Snap launches tools for parents to monitor teens’ contacts


Snapchat logo is seen in this illustration taken July 28, 2022. REUTERS/Dado Ruvic/Illustration

(Reuters) - Snap Inc, owner of the popular messaging app Snapchat, rolled out its first parental control tools on Tuesday, which will allow parents to see who their teens are talking to, but not the substance of their conversations.

The new feature called Family Center is launching at a time when social media companies have been criticized over a lack protection for kids. In October, Snap and its tech peers TikTok and YouTube testified before U.S. lawmakers accusing the companies of exposing young users to bullying or steering them toward harmful content.

Instagram also testified in a Senate hearing in December over children’s online safety, after a Facebook whistleblower leaked internal documents that she said showed the app harmed some teens’ mental health and body image.

Parents can invite their teens to join Family Center on Snapchat, and once the teens consent, parents will be able to view their kids’ friends list and who they have messaged on the app in the past seven days. They can also confidentially report any concerning accounts.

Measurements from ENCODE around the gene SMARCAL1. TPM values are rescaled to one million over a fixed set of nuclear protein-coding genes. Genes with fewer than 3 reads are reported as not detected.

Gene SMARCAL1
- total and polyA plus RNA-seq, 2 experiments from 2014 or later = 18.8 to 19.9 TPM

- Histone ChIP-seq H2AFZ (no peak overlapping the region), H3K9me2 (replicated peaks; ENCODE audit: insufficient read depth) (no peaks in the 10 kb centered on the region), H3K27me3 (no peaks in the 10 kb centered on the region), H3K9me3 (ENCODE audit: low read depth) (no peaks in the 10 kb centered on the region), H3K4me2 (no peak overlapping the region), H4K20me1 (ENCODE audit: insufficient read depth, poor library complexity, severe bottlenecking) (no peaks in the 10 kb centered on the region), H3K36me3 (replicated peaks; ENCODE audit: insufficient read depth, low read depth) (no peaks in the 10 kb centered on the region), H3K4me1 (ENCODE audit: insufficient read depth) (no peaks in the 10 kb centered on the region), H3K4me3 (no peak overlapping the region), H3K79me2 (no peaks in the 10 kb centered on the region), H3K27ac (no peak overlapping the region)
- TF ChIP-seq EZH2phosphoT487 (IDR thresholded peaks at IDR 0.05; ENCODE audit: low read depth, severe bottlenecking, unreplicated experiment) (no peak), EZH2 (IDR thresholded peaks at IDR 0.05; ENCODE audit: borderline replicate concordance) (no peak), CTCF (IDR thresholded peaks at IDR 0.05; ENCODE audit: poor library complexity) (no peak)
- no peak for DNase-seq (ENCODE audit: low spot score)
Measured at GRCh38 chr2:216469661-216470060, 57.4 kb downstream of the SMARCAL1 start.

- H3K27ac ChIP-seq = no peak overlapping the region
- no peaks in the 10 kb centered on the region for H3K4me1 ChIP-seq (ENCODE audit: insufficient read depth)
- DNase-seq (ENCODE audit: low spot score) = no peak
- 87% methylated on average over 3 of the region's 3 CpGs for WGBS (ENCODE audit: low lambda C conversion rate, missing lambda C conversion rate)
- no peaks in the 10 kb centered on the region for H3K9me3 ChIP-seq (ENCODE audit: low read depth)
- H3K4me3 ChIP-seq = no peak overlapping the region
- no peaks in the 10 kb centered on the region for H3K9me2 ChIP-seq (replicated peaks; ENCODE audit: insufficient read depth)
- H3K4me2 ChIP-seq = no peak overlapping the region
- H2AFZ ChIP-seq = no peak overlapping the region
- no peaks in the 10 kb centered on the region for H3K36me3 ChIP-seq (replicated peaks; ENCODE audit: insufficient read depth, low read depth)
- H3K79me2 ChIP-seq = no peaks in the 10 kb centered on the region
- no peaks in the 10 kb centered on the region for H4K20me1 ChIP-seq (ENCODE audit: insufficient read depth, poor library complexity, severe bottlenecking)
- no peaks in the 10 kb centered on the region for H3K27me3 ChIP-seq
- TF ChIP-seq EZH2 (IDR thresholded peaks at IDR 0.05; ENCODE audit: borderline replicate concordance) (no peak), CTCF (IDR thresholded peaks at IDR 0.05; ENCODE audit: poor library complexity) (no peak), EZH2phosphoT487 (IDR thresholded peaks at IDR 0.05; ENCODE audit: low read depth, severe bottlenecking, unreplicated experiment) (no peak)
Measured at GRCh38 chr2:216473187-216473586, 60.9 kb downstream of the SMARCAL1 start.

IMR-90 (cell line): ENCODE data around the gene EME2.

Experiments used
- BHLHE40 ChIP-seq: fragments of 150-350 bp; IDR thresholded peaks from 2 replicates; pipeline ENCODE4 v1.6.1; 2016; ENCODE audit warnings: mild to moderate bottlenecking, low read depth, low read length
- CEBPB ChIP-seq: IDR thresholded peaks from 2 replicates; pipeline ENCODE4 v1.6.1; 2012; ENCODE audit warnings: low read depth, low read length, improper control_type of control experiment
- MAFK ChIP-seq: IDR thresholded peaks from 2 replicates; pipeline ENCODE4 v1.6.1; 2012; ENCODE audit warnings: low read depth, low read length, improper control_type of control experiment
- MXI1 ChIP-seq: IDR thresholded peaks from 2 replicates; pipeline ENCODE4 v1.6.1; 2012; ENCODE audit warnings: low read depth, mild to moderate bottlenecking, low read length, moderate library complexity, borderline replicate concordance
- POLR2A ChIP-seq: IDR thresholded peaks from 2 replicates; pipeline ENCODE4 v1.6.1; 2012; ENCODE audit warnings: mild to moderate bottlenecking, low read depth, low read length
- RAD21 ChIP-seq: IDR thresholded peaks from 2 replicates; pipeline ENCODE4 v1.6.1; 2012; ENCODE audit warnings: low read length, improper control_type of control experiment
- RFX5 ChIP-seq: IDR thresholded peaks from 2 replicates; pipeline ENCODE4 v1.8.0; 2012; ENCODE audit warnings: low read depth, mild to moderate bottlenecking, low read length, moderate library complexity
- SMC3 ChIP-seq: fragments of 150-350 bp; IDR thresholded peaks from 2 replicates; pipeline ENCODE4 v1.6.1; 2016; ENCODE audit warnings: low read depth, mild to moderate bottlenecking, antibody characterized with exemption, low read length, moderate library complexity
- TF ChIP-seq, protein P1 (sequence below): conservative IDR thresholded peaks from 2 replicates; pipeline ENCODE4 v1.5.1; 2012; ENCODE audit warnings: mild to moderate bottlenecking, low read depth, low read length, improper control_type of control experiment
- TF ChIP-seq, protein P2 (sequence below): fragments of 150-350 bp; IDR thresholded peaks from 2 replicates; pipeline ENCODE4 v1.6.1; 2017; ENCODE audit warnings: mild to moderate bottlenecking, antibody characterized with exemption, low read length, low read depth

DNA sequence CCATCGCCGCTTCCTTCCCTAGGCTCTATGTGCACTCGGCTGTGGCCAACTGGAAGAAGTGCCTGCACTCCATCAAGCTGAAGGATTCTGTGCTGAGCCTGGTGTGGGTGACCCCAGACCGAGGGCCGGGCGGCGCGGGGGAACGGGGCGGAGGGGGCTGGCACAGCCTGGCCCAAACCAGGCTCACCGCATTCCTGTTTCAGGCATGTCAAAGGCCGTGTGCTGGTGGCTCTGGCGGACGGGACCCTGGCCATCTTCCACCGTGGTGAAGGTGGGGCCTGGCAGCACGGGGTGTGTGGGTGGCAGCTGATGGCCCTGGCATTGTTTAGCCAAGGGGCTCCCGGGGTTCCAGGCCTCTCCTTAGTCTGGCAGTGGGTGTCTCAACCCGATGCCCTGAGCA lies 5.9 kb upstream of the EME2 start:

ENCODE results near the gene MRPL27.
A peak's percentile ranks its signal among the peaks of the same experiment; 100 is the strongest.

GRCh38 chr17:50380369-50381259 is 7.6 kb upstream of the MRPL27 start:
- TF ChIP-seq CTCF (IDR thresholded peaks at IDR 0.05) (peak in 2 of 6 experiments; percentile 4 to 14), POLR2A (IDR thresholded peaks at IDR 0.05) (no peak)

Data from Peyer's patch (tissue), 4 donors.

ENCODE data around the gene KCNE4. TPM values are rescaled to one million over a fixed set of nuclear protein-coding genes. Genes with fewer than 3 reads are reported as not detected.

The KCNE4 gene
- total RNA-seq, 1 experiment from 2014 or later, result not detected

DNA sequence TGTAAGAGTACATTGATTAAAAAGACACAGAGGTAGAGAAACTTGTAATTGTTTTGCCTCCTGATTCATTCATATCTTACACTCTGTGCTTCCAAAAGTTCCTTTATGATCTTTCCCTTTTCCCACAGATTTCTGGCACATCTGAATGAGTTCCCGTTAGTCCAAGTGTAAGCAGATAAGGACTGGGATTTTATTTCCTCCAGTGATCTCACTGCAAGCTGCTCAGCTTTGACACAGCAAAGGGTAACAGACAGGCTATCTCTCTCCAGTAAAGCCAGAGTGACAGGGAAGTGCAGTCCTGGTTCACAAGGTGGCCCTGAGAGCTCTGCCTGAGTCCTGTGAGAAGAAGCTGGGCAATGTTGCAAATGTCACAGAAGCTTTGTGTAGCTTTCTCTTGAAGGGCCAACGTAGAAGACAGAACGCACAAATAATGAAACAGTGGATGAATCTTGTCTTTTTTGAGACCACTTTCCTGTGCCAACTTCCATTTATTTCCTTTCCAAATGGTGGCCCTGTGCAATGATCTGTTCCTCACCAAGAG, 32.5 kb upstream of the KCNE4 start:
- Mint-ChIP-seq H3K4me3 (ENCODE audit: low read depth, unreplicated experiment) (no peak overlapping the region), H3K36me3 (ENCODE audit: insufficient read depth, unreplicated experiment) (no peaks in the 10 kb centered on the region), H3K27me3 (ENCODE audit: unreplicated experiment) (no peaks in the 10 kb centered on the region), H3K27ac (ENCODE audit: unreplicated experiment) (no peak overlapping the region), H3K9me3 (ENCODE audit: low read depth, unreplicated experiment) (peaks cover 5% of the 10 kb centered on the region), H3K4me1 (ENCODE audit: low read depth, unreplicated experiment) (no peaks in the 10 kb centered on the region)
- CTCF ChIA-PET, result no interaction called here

However, parents will not be able to see private content or messages sent to and from their teens, said Jeremy Voss, Snap's head of messaging products, in an interview.

“It strikes the right approach for enhancing safety and well-being, while still protecting autonomy and privacy,” he said.

Snap said it plans to launch additional features in the coming months, including notifications to parents when their teen reports abuse from a user.

Prior to Family Center, Snap already had some teen protection policies in place. By default, profiles for Snapchat users under 18 are private, and they only show up as a suggested friend in search results when they have friends in common with another user. Users must be at least 13 years old to sign up.

Snap’s new tools follow a similar move by Instagram, which launched its Family Center in March, allowing parents to view what accounts their teens follow and how much time they spend on the app.

(Reporting by Sheila Dang in Dallas and Angelique Chen in New York; Editing by Josie Kao)

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